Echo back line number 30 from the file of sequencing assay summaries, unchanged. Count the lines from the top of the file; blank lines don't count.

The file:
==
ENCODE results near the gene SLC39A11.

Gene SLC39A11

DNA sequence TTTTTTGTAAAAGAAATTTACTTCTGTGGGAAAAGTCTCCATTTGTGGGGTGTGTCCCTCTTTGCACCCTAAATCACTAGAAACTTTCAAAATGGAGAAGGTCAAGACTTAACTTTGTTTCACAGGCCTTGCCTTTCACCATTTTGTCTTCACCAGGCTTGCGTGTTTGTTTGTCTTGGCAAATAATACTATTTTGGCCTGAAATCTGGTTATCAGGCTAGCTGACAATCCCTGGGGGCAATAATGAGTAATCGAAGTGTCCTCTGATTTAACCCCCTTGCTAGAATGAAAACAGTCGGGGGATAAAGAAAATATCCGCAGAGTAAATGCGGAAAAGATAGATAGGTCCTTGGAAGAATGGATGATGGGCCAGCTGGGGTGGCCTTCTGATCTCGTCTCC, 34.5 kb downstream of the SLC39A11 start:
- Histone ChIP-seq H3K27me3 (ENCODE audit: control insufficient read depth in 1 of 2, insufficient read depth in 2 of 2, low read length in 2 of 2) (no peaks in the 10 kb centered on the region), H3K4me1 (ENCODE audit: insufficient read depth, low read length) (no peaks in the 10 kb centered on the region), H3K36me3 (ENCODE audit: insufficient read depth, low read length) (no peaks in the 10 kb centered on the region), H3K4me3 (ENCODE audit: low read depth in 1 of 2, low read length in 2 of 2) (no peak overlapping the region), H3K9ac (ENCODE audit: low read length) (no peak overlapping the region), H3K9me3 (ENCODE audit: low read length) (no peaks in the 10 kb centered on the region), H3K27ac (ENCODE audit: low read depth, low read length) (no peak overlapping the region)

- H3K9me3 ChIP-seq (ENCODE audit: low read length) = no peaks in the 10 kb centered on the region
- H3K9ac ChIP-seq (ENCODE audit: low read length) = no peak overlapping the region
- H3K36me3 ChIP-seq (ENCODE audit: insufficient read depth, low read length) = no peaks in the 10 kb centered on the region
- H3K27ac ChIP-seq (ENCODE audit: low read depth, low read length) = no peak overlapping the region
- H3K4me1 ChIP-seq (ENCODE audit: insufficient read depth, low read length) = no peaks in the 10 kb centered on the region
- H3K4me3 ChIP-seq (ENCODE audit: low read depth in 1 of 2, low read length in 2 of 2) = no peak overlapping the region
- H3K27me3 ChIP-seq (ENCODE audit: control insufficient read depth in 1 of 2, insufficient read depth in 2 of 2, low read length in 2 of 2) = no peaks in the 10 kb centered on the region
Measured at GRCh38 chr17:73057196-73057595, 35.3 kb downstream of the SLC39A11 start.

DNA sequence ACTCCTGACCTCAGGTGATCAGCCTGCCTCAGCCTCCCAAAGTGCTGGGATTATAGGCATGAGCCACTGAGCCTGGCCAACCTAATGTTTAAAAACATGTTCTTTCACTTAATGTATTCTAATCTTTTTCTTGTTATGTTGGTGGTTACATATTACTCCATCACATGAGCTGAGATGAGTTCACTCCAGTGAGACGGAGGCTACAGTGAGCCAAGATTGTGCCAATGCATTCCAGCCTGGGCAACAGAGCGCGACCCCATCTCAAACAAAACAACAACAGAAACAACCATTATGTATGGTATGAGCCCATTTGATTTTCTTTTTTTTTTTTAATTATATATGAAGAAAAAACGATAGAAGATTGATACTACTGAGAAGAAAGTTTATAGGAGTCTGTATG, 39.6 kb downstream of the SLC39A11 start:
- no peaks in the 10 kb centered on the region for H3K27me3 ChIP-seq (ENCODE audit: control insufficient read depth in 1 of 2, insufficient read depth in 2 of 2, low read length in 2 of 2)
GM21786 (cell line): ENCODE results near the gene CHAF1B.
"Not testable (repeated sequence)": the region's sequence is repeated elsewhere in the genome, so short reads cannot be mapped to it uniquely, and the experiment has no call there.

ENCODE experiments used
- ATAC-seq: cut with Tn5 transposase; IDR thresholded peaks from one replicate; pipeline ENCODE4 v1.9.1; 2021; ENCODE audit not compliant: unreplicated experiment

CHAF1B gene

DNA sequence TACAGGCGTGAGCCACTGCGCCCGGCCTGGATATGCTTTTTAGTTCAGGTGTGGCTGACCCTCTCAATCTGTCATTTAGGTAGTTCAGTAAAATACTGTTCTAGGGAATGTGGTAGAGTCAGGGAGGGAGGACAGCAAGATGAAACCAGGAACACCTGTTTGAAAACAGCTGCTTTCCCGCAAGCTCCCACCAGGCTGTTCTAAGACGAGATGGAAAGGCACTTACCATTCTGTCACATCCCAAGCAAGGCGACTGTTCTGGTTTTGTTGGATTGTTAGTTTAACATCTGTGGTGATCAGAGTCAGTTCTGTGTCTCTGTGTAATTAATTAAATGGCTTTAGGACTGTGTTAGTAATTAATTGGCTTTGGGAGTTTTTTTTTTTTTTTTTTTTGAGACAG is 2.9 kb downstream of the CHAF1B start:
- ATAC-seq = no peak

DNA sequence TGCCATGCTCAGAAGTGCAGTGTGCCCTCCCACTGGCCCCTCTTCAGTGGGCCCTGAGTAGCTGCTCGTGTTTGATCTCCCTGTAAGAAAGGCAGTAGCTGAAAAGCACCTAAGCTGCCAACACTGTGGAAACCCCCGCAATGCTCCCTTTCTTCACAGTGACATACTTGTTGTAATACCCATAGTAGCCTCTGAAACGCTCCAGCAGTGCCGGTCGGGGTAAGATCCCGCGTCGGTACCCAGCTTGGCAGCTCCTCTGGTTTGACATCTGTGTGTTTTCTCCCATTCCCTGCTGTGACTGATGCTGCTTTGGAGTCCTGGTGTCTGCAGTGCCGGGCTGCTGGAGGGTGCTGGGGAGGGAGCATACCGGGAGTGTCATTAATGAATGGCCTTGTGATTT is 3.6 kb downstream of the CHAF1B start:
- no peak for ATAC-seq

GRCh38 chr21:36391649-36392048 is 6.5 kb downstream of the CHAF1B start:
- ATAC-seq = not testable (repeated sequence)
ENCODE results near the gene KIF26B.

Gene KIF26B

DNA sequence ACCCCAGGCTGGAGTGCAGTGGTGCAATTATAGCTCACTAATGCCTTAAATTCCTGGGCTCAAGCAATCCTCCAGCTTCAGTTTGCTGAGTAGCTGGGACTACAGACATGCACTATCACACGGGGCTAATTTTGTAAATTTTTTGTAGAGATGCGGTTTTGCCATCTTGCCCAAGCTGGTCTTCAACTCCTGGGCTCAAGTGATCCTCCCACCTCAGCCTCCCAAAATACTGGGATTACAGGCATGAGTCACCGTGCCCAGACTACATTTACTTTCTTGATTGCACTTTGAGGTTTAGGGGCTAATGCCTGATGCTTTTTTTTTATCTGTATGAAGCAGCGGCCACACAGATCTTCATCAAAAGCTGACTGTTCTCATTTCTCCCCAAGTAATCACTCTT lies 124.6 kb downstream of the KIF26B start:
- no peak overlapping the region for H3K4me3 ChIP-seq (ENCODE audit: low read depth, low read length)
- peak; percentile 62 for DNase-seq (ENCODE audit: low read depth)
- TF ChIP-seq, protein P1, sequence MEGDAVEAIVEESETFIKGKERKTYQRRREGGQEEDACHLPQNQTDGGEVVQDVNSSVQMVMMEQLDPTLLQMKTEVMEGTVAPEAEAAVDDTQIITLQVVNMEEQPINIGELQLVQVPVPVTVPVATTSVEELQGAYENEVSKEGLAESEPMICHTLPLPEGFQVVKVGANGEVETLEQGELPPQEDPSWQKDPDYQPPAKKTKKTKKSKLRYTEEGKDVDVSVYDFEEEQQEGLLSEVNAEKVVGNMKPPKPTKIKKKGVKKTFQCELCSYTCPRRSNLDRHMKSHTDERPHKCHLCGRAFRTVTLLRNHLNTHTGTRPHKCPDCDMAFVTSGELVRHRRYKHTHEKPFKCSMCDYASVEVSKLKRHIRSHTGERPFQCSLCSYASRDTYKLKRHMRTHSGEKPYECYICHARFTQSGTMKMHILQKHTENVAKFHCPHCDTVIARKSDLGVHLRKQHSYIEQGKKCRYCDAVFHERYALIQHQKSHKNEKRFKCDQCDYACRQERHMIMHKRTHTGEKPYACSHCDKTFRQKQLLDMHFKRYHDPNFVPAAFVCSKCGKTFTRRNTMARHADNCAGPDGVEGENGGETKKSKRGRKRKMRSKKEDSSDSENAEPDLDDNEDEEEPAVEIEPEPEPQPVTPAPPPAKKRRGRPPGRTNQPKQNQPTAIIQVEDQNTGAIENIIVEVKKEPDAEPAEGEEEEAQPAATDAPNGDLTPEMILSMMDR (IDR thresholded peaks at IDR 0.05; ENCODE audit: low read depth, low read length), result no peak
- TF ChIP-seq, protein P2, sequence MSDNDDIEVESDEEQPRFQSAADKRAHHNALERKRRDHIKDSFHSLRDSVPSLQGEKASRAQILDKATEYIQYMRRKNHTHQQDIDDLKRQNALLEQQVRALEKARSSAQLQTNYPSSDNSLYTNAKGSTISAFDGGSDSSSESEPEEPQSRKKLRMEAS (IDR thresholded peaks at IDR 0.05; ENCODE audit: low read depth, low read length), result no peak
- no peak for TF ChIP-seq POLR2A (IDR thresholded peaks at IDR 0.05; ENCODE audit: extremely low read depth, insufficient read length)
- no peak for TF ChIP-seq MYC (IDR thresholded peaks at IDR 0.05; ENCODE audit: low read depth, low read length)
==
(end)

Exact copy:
- peak; percentile 62 for DNase-seq (ENCODE audit: low read depth)